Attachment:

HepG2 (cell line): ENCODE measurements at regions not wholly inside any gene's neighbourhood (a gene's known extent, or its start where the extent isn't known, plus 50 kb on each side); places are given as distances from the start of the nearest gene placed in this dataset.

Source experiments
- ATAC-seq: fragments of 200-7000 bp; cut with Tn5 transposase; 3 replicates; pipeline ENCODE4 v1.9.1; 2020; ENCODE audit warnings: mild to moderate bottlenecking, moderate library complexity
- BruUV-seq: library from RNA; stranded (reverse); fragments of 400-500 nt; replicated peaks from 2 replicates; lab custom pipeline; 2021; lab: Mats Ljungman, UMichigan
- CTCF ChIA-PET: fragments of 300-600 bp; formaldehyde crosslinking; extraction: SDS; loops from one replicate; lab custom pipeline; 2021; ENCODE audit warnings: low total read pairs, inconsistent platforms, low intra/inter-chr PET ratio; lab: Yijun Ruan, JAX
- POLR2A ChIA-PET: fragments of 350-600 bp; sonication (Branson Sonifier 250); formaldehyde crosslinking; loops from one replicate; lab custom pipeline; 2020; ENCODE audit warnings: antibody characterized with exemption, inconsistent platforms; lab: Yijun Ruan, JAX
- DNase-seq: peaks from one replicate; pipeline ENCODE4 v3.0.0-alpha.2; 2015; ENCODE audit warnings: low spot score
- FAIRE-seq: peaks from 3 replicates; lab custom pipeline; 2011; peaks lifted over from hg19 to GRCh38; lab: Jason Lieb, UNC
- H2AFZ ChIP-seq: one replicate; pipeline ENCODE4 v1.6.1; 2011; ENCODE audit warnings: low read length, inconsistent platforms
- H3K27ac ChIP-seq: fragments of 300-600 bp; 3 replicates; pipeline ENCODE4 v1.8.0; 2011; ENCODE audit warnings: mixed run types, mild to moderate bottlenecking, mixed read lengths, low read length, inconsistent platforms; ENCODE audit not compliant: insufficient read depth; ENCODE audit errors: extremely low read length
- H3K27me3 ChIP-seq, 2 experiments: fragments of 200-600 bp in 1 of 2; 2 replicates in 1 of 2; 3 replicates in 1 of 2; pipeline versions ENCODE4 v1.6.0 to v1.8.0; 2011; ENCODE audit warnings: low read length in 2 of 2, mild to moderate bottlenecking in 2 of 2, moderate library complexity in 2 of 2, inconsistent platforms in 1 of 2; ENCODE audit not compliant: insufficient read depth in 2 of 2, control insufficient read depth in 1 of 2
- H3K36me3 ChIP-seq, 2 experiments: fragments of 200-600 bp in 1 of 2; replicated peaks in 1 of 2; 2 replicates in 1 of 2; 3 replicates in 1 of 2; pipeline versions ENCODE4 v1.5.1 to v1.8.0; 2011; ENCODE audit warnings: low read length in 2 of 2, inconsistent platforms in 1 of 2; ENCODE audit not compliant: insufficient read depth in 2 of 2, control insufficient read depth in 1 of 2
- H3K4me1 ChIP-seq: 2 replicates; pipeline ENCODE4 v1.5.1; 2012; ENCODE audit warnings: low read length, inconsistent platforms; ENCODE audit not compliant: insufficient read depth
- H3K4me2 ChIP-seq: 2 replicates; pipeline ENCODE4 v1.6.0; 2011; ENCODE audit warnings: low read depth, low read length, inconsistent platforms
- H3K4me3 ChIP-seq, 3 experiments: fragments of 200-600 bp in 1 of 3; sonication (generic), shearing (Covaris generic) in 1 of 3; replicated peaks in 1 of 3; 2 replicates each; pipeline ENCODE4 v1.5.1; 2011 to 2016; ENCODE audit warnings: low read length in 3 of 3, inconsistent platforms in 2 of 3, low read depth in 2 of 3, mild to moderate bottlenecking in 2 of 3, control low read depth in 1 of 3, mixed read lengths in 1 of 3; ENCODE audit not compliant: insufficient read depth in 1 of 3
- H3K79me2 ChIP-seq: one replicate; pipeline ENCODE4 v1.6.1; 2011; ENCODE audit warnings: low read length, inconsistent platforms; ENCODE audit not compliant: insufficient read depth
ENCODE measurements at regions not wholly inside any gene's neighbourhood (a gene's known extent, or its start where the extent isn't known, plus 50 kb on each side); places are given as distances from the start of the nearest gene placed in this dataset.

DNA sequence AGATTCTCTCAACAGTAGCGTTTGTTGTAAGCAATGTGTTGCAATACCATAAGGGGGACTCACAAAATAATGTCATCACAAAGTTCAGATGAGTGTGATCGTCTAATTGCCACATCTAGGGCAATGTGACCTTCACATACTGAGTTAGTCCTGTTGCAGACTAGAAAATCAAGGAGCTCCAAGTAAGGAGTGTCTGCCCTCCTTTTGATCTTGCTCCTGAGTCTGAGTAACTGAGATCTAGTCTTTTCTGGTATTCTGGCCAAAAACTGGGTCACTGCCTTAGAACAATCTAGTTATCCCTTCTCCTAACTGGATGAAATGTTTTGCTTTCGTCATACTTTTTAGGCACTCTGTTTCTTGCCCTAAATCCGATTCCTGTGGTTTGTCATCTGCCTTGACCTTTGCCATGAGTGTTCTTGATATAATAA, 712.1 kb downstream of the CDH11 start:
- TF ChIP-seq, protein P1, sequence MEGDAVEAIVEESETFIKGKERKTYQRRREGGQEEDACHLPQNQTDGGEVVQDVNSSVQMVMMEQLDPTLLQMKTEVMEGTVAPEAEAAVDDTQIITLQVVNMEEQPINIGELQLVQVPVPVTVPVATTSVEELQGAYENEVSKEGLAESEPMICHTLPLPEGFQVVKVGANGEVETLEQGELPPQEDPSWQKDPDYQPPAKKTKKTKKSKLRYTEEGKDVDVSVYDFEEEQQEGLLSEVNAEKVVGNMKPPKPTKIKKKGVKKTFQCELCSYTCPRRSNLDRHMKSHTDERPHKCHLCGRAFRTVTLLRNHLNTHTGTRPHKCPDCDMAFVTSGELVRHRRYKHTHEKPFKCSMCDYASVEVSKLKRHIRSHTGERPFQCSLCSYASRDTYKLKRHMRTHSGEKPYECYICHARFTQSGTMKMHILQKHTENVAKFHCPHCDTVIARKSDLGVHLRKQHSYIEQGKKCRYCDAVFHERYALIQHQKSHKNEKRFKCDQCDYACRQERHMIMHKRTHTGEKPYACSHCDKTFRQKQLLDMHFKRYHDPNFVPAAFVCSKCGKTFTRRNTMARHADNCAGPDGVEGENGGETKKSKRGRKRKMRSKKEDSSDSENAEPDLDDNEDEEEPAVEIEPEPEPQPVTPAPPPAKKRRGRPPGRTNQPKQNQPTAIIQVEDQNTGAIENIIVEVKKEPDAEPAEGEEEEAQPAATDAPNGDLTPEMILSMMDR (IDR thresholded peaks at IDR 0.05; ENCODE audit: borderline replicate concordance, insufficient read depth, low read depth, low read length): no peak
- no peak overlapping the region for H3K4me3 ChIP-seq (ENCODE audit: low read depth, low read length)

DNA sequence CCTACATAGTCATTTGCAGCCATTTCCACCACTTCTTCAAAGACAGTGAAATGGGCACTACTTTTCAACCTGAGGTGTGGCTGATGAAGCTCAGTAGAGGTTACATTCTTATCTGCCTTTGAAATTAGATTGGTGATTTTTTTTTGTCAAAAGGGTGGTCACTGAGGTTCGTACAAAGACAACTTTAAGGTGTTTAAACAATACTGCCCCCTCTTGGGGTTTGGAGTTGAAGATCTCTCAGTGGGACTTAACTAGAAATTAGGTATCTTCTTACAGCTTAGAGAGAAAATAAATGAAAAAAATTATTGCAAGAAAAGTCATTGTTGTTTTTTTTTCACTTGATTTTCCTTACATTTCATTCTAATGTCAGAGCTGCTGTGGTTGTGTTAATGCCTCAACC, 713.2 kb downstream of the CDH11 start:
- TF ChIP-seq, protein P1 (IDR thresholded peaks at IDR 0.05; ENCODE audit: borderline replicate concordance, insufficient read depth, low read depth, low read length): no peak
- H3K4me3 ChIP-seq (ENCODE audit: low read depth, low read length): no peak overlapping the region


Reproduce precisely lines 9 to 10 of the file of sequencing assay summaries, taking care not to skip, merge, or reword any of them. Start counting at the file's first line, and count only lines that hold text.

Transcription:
- H2AFZ ChIP-seq: one replicate; pipeline ENCODE4 v1.6.1; 2011; ENCODE audit warnings: low read length, inconsistent platforms
- H3K27ac ChIP-seq: fragments of 300-600 bp; 3 replicates; pipeline ENCODE4 v1.8.0; 2011; ENCODE audit warnings: mixed run types, mild to moderate bottlenecking, mixed read lengths, low read length, inconsistent platforms; ENCODE audit not compliant: insufficient read depth; ENCODE audit errors: extremely low read length